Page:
State of Fear

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Michael Chriton

Action, Conspiracy, Science Fiction (light on the science - heavy on the fiction)

The fast paced plot takes a bland bureaucrat and a sexy woman on a race around the world in the company of two tough-as-nails special-secret-super-good-guys who are trying to foil a plot designed to convince the world that human mediated climate change is occurring. Thrown into the mix is a whiny, politically correct movie star, who gets eaten by cannibals in what I suspect was a very cathartic chapter for the author.

The conspirators who the main characters seek to thwart are out to catalyse environmental disasters that would shock the world into believing in climate change, the motive being to fund more research and cripple the oil industry. The special forces types spend the flights between saving the day events debunking the climate change myth their wi-fi laptop, gradually winning the trust and admiration of Bureaucrat Man and Sexy Woman.

Michael Crichton seems to have a habit of writing about his favourite current bugbear in a way that makes the things he wants us to stear clear of infinitely attractive. In trying to warn us off genetic engineering, Jurrassic Park made everyone want to have pet dinosaurs. Prey made the potential of nanonmachinery seem elegant and desirable. State of Fear, in trying to warn the population of the hidden agendas and financial gains to be made from a climate change conspiracy run by environmentalists and scientists, made such conspiracy theories sound like the fevered dreams of a hack novelist.

The catastrophic events our heroes thwart are an attempt to use explosives to push an ice shelf off the Antarctic continent, the flooding of a large picnic in a valley by the redirection and intensification of a storm, and the use of imaginary cavitation equipment to set off a tsunami that would wipe the smile of California’s face. Spot the odd one out. If you said tsunami, give yourself a prize. Tsunami are caused by geological processes. Artificially establishing one would not constitute faux evidence of human induced climate change. This was a fifth of the book wasted on a category error premise, making the book annoyingly inept. This just added to the pain already caused by one dimensional good guys, more evil than evil bad guys, and scenarios so ludicrously contrived they would make even Dan Brown wince.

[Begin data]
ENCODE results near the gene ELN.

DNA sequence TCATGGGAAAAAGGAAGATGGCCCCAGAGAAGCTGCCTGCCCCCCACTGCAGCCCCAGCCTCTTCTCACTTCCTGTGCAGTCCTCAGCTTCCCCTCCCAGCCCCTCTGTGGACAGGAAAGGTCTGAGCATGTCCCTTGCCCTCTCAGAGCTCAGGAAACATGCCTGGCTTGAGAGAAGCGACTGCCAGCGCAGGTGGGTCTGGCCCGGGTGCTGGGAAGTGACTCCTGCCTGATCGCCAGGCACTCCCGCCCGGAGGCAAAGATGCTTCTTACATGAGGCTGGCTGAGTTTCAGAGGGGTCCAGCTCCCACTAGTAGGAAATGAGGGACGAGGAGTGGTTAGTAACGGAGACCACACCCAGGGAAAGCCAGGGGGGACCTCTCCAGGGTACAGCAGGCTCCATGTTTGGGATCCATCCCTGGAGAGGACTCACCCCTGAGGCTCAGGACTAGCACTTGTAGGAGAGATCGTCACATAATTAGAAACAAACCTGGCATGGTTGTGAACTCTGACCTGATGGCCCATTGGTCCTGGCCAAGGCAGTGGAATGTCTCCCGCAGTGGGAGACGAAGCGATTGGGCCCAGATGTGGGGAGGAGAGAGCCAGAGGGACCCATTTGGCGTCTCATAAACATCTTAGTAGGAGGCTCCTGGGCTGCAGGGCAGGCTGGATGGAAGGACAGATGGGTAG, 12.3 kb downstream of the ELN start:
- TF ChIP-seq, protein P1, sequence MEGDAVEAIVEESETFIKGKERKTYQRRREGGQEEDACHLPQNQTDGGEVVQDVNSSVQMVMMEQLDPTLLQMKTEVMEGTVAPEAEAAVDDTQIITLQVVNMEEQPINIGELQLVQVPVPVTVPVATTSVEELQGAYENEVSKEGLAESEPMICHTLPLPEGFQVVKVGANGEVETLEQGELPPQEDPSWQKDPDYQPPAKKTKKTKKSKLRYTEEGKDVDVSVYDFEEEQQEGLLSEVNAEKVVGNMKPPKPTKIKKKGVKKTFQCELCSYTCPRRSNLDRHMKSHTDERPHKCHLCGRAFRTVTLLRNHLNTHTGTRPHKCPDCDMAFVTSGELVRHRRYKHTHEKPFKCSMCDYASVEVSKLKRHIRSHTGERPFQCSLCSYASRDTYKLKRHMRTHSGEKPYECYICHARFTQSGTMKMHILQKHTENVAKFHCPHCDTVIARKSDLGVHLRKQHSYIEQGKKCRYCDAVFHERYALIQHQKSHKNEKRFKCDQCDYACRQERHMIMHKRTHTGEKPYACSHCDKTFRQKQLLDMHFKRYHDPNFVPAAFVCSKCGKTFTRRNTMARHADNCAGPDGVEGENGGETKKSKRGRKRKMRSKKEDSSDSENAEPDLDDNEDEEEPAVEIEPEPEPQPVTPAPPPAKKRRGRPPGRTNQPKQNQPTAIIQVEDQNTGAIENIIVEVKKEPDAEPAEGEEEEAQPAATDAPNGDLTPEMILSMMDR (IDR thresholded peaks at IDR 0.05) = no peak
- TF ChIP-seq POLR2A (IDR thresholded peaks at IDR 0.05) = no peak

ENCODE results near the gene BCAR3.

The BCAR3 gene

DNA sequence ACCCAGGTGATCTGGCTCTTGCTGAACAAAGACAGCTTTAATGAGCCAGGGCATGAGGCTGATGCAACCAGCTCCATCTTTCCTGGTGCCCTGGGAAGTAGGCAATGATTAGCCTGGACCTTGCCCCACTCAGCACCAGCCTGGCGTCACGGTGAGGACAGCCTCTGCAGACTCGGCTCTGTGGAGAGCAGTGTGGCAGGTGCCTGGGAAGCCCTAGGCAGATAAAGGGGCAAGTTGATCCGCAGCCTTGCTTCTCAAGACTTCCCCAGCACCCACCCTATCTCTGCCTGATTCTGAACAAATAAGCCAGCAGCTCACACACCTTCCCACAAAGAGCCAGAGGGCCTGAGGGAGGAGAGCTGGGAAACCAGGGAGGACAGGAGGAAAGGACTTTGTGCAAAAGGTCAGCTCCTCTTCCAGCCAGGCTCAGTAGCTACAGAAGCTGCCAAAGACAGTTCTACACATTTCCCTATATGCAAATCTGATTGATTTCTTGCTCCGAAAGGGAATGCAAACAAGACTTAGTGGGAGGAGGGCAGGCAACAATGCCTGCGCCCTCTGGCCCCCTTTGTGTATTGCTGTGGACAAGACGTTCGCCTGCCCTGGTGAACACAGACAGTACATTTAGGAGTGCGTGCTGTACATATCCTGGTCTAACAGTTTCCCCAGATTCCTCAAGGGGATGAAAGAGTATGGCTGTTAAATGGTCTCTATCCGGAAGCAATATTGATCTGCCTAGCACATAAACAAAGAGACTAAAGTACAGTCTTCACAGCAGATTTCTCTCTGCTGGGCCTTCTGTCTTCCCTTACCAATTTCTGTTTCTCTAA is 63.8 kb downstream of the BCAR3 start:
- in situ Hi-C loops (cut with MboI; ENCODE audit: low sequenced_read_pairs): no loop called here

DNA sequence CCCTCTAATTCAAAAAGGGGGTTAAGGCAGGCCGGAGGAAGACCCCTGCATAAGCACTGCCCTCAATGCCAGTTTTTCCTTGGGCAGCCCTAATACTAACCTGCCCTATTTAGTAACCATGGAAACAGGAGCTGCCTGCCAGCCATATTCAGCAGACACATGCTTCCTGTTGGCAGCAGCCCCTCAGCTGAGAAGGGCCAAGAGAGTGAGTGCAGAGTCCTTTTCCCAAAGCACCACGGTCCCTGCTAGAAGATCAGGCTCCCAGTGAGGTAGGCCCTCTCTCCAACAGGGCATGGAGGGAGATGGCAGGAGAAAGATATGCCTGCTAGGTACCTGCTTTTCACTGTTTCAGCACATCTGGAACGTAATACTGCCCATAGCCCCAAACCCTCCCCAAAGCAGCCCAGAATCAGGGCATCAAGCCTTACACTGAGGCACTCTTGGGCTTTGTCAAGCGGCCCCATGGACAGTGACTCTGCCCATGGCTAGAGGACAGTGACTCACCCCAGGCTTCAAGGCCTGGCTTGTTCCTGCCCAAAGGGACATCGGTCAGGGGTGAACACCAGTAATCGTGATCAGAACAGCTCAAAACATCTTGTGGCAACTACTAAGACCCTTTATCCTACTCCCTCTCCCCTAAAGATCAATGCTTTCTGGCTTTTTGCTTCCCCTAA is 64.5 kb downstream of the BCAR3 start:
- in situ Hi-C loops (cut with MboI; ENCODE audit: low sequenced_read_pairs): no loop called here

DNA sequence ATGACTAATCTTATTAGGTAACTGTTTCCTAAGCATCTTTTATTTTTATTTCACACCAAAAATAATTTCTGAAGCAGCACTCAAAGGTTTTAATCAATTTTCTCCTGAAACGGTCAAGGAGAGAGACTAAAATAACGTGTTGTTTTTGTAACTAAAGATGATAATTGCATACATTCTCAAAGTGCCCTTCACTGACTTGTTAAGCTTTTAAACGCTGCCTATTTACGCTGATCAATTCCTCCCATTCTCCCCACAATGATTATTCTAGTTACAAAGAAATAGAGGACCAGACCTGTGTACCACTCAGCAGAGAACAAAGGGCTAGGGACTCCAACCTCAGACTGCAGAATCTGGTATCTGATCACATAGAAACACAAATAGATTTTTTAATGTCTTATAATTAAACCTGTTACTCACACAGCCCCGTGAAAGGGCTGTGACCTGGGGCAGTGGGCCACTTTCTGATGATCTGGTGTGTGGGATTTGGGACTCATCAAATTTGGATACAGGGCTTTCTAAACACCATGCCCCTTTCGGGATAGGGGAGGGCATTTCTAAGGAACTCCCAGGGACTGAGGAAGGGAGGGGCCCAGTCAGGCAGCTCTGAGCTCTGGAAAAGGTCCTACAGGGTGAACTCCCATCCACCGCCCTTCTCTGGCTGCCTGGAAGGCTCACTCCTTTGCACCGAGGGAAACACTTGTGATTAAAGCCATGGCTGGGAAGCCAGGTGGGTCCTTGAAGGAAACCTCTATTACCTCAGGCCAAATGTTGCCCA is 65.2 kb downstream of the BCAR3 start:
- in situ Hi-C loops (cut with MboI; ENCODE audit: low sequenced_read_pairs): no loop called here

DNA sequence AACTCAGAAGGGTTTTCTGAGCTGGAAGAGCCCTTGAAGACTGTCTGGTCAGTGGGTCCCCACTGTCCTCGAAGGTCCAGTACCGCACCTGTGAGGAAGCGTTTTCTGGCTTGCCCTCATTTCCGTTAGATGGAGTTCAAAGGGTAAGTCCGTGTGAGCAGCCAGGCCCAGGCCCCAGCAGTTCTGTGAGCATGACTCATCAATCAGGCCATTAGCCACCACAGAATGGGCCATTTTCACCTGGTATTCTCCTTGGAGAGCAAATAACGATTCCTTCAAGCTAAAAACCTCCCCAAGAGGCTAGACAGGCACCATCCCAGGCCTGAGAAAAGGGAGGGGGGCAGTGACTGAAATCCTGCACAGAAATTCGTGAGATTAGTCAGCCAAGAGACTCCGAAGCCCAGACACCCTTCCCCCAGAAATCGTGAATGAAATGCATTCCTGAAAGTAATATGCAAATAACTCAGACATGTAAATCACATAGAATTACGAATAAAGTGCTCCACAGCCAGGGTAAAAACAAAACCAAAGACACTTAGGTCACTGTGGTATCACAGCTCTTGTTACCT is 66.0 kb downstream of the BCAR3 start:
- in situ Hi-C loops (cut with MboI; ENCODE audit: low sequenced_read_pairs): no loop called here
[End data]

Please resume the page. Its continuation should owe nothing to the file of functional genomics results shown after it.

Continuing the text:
This book was recommended by a climate change sceptic. I read it in good faith and was disappointed that my friend would think this would hold any sway in my opinions on the matter. I later heard that the book has been cited in serious meetings about climate change.

Conspiracies exist. Any time two or more people seek to conceal a truth, they are involved in a conspiracy. Michael Crichton, by writing such a bad novel about a conspiracy, has done much to blur the line between legitimate concerns about truth and honesty and any old thing someone wants to claim without supporting evidence.

It is a novel. It is a bad novel. It is not data. It is not to be taken internally or seriously.

This is my final Michael Chriton novel. Sadly, it wasn’t his. Another preachy attempt to sway popular feeling that shot itself in the foot.

The stupid; it burns.

Reviewed by Worldslaziestbusker

State of fear

I was "the friend" and yes there are a lot of fictional atrocities however the book references real world NASA graphs that have strangely been made 'no longer easily available to the general public lest thy be interpreted as contradictory to common beliefs'.
A great book and one that reversed my view of 'global warming'.

NASA graphs

Well, good to know NASA is influenced by Michael Crichton fans!